Sunday

4th Dec 2016

Cameron: British EU exit is 'imaginable'

  • Cameron in Westminster - UK exit from the EU is "imaginable" (Photo: parliament.uk)

UK Prime Minister David Cameron has conceded that withdrawal from the EU is "imaginable," in the latest indication that the Conservative leader is preparing the ground for a radical change in the country's EU status.

During a statement in the House of Commons on Monday (17 December) on last week's EU summit in Brussels, the Prime Minister said: "Clearly all futures for Britain are imaginable. We are in charge of our own destiny, we can make our own choices. I believe the choice we should make is to stay in the European Union, to be members of the single market, to maximise our impact in Europe."

Dear EUobserver reader

Subscribe now for unrestricted access to EUobserver.

Sign up for 30 days' free trial, no obligation. Full subscription only 15 € / month or 150 € / year.

  1. Unlimited access on desktop and mobile
  2. All premium articles, analysis, commentary and investigations
  3. EUobserver archives

EUobserver is the only independent news media covering EU affairs in Brussels and all 28 member states.

♡ We value your support.

If you already have an account click here to login.

Although he commented that leaving the EU was "not a position I support," he added that "where we are unhappy with parts of the relationship we shouldn’t be frightened of standing up and saying so."

Cameron's remarks do not change his own stance, but they mark the first time that a UK Prime Minister has openly conceded the prospect of life outside the EU.

London Mayor Boris Johnson also recently commented that leaving the EU would "not be the end of the world," while education secretary Michael Gove and work and pensions secretary Iain Duncan-Smith are among a handful of cabinet ministers believed to be supportive of EU withdrawal

The Conservative leader is expected to outline his thinking on the UK's membership in a highly anticipated speech that has been delayed since autumn and is now expected in January.

Although he again ruled out the prospect of an "in/out' referendum in his Commons statement, Cameron is expected to unveil plans to claim exemptions from EU employment and social policy and safeguards for the City of London, followed by a referendum on the new EU terms.

At his post-summit press briefing last Friday (14 December) he told reporters that the prospect of deeper integration of the EU countries in the eurozone also offers the UK an opportunity to re-write the terms of its own membership.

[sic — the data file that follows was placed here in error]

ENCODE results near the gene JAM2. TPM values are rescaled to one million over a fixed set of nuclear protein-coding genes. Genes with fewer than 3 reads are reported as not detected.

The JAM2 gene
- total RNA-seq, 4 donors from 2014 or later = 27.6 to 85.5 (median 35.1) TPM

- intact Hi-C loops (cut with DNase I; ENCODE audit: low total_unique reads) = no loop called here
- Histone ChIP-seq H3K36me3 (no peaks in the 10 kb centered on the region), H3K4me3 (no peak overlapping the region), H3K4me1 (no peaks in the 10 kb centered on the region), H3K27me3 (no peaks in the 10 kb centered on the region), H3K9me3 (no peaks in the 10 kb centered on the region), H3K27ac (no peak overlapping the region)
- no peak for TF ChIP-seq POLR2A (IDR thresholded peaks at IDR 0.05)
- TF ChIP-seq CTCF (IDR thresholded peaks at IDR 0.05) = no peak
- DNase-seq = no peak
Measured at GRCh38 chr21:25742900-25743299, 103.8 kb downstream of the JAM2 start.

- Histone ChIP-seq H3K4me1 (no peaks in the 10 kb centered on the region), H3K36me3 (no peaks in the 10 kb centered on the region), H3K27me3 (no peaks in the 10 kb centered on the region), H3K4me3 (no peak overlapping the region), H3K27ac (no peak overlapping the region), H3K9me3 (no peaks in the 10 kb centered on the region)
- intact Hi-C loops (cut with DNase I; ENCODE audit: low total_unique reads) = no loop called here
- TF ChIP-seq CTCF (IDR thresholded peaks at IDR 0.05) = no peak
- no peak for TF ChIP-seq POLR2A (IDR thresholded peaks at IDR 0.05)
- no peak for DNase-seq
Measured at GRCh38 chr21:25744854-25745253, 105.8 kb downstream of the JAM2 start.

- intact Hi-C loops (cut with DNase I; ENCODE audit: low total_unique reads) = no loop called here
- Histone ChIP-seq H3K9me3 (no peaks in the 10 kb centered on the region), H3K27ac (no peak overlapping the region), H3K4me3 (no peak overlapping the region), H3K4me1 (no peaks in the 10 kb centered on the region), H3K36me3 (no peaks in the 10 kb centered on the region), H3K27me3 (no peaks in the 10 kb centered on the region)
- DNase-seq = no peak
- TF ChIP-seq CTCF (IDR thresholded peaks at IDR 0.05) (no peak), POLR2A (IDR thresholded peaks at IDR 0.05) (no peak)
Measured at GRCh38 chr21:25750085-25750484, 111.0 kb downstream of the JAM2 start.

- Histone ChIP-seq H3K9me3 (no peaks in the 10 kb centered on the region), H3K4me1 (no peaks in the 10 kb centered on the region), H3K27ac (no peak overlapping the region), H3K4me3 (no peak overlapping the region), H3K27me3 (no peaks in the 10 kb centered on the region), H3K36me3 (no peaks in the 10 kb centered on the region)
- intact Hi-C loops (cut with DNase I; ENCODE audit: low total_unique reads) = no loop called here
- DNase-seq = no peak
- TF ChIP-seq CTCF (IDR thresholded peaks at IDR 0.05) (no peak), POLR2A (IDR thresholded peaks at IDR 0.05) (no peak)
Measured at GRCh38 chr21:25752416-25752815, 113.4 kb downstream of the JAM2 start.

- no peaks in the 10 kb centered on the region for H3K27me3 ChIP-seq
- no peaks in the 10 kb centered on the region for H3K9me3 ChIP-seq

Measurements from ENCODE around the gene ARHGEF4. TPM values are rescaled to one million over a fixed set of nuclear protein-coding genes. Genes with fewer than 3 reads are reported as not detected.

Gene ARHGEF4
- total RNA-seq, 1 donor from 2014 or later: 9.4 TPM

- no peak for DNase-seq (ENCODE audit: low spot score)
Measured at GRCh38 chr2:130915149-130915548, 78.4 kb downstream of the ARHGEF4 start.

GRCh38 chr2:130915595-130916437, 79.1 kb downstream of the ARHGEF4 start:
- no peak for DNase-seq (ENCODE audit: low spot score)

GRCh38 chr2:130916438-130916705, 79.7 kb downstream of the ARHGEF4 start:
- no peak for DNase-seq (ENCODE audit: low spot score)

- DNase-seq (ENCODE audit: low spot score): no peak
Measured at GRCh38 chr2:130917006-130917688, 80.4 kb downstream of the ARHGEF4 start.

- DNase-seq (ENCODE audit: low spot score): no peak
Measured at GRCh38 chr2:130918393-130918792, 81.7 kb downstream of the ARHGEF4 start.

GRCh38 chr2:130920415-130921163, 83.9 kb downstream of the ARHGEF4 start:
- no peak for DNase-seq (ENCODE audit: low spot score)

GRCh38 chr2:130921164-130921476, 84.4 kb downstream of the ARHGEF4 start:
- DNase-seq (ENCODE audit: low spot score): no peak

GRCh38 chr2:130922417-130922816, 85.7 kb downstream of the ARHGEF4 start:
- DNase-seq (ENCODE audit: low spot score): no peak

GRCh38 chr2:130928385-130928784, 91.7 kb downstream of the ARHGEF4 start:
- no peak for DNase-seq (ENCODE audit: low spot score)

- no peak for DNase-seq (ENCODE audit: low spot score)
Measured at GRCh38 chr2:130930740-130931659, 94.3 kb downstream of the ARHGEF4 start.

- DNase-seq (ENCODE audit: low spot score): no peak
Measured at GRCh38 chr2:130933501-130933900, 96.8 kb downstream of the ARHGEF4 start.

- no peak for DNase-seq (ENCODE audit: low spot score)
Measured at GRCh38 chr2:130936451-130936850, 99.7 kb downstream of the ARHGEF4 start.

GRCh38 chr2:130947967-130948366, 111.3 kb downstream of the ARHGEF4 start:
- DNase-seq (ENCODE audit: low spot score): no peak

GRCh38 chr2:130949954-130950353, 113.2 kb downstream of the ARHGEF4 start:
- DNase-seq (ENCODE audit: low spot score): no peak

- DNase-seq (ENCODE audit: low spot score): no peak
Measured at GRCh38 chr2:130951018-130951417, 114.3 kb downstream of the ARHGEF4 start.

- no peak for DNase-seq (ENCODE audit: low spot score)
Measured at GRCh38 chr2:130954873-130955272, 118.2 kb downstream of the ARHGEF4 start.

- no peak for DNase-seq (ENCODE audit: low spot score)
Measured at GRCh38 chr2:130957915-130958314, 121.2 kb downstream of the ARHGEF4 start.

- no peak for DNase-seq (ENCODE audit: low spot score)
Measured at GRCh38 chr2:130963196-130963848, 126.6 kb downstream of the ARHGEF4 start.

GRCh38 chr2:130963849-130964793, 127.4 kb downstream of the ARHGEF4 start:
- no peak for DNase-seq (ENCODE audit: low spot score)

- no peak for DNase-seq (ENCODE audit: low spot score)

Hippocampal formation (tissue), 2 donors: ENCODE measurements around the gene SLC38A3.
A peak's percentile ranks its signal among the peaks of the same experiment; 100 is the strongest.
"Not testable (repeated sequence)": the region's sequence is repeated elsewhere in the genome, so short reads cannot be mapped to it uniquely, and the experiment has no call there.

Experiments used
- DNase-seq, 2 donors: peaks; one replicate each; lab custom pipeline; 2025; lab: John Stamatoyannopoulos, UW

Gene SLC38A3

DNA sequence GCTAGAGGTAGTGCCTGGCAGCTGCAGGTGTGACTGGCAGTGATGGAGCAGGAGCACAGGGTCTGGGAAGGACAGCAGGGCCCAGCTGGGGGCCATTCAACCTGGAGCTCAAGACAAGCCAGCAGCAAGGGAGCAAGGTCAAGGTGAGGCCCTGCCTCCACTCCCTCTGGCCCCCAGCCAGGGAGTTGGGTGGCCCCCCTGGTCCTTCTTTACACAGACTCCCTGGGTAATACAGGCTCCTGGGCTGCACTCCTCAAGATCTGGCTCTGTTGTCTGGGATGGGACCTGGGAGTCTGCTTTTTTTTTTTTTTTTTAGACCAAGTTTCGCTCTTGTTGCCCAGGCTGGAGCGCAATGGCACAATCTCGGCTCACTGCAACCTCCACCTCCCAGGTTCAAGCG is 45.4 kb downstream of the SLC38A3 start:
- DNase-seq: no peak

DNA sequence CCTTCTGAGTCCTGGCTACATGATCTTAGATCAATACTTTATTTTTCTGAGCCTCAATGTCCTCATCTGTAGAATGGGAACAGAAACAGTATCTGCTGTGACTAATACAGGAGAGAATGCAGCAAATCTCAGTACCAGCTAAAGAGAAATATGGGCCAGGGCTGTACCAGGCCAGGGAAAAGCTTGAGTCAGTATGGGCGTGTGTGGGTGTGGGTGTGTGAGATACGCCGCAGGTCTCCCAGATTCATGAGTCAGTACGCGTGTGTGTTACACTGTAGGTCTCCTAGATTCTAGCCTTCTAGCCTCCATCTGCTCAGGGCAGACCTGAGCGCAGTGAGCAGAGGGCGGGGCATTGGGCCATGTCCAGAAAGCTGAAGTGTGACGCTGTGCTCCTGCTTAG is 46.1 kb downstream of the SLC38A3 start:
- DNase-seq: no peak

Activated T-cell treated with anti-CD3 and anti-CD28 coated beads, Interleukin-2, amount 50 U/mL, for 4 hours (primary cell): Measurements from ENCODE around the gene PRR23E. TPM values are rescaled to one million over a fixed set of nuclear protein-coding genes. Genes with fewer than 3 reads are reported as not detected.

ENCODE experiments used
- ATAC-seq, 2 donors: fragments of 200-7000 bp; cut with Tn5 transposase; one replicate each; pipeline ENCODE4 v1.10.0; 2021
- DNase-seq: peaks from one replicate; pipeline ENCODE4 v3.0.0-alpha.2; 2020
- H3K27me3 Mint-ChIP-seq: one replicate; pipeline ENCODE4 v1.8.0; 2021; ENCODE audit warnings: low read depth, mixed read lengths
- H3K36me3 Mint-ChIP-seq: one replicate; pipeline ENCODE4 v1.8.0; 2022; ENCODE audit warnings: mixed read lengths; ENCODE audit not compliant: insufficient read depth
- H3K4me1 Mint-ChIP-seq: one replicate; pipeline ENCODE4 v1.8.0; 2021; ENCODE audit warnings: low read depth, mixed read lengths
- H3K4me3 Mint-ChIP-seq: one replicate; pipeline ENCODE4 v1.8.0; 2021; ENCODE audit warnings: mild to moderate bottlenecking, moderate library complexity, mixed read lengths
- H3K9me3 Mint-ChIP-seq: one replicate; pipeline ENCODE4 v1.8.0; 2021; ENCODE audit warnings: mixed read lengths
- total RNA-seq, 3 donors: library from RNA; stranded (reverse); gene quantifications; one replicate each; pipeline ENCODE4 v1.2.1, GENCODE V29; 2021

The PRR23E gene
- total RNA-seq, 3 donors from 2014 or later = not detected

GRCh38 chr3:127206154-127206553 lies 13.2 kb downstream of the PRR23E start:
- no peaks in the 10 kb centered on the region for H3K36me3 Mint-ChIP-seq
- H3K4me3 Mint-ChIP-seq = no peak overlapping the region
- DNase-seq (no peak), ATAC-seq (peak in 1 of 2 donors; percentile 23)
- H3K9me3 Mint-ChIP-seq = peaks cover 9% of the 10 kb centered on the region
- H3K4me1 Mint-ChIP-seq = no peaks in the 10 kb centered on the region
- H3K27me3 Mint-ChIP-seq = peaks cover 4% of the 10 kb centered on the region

In addition to its opt-out from the euro and the Schengen passport-free area, the UK indicated its intention to opt out of EU policy on justice and home affairs in October.

However, renegotiation of the UK's membership would require the agreement of the 26 other EU countries.

For his part, French President Francois Hollande vowed to oppose any repatriation of powers, commenting that "when a country commits it is for life." He also dismissed the idea of "a Europe a la carte."

The Conservative leader is under intense pressure from his own party to call a referendum on Europe.

Surveys carried out by the ConservativeHome website, popular among thousands of party activists, indicate that a majority of Conservative supporters would vote for UK withdrawal.

Meanwhile, the Conservatives are becoming more and more concerned about a surge in support for the UK independence party, which finished second to Labour in two parliamentary by-elections in November.

Although the anti-EU party has never won a seat in the House of Commons, recent opinion polls have Nigel Farage's party set to claim over 10 percent of a future vote, with the biggest chunk of its support base coming from ex-Conservative voters.

Austrians ponder shift to far right

Austrian voters will on Sunday decide whether to stay in the EU centre, or lurch to the radical right, with Hofer slightly ahead in polls ahead of the presidential election.

News in Brief

  1. Talks on wholesale roaming rules to start
  2. Lead MEP Dieselgate committee: Italy and Slovakia will cooperate
  3. Transparency NGO sues EU commission on Turkey deal
  4. Pro-EU liberal wins UK by-election
  5. Finnish support for Nato drops, Russia-scepticism grows
  6. Cyprus talks to resume in January
  7. Documents from German NSA inquiry released
  8. Transport commissioner 'not aware' of legal action on emissions

Stakeholders' Highlights

  1. CESIElects Leaders and Sets Safety & Health at Work and Gender Equality Among the Guidelines For Next Term
  2. European Gaming & Betting AssociationContinues to Grow its Membership and Welcomes its Newest Member Association
  3. ACCASupports the Women of Europe Awards, Celebrating the Women who are Building Europe
  4. European Heart NetworkWhat About our Kids? Protect Children From Unhealthy Food and Drink Marketing
  5. ECR GroupRestoring Trust and Confidence in the European Parliament
  6. UNICEFChild Rights Agencies Call on EU to put Refugee and Migrant Children First
  7. MIRAIA New Vision on Clean Tech: Balancing Energy Efficiency, Climate Change and Costs
  8. World VisionChildren Cannot Wait! 7 Priority Actions to Protect all Refugee and Migrant Children
  9. ANCI LazioRegio-Mob Project Delivers Analysis of Trasport and Mobility in Rome
  10. SDG Watch EuropeCivil Society Disappointed by the Commission's Plans for Sustainable Development Goals
  11. PLATO15 Fully-Funded PhD Positions Open – The Post-Crisis Legitimacy of the EU (PLATO)
  12. Access NowTell the EU Council: Protect our Rights to Privacy and Security